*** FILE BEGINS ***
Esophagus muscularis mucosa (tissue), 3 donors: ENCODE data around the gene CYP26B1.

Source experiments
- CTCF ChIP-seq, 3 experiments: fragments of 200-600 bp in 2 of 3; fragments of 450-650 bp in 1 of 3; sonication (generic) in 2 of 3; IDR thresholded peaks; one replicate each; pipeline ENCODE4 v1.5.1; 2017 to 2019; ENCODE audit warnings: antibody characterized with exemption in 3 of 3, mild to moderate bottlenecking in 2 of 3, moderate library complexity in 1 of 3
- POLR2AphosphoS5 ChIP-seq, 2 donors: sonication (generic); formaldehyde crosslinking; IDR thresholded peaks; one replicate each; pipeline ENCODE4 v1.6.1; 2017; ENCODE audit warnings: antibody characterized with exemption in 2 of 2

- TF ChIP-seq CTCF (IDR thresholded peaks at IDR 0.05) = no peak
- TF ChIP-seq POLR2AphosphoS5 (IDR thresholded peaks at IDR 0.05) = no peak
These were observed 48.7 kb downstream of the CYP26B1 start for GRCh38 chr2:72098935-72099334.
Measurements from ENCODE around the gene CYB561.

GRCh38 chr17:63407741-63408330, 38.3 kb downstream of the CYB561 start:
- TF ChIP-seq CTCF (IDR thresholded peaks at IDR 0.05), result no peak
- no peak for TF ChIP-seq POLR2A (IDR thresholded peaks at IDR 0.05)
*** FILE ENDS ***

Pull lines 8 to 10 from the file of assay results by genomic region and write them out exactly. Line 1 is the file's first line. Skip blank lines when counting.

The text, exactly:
Measurements from ENCODE around the gene CYB561.

GRCh38 chr17:63407741-63408330, 38.3 kb downstream of the CYB561 start:
- TF ChIP-seq CTCF (IDR thresholded peaks at IDR 0.05), result no peak